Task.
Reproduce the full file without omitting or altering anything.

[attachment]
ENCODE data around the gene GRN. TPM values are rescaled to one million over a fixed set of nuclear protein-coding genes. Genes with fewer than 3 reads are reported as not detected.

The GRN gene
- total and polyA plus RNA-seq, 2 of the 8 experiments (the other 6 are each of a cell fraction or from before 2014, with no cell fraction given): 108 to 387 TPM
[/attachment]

ENCODE data around the gene GRN. TPM values are rescaled to one million over a fixed set of nuclear protein-coding genes. Genes with fewer than 3 reads are reported as not detected.

The GRN gene
- total and polyA plus RNA-seq, 2 of the 8 experiments (the other 6 are each of a cell fraction or from before 2014, with no cell fraction given): 108 to 387 TPM